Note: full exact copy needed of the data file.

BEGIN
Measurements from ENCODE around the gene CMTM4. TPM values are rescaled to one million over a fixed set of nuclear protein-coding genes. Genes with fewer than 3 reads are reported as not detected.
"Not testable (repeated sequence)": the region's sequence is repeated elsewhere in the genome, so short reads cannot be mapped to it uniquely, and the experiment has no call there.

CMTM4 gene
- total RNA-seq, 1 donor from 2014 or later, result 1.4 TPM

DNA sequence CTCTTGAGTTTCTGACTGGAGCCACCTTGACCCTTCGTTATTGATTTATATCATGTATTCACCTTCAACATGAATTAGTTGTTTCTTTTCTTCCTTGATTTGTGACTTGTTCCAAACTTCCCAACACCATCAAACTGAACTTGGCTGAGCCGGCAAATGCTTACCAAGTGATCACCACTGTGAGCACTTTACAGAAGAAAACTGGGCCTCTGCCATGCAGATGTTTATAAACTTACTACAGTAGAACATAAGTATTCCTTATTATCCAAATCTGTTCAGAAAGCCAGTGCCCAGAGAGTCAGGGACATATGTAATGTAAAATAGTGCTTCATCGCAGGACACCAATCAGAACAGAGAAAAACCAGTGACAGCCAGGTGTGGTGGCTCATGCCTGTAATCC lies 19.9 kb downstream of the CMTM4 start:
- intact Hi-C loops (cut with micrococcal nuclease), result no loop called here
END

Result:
Measurements from ENCODE around the gene CMTM4. TPM values are rescaled to one million over a fixed set of nuclear protein-coding genes. Genes with fewer than 3 reads are reported as not detected.
"Not testable (repeated sequence)": the region's sequence is repeated elsewhere in the genome, so short reads cannot be mapped to it uniquely, and the experiment has no call there.

CMTM4 gene
- total RNA-seq, 1 donor from 2014 or later, result 1.4 TPM

DNA sequence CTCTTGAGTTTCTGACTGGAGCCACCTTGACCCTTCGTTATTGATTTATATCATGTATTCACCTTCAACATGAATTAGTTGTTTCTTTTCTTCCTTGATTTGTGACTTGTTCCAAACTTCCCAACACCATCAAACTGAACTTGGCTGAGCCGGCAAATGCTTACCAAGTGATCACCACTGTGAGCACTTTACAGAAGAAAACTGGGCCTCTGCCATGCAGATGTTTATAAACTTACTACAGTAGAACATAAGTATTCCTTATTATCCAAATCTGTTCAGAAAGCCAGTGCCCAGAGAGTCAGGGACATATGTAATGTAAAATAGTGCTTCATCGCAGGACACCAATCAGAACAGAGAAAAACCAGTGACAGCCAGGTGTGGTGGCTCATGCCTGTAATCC lies 19.9 kb downstream of the CMTM4 start:
- intact Hi-C loops (cut with micrococcal nuclease), result no loop called here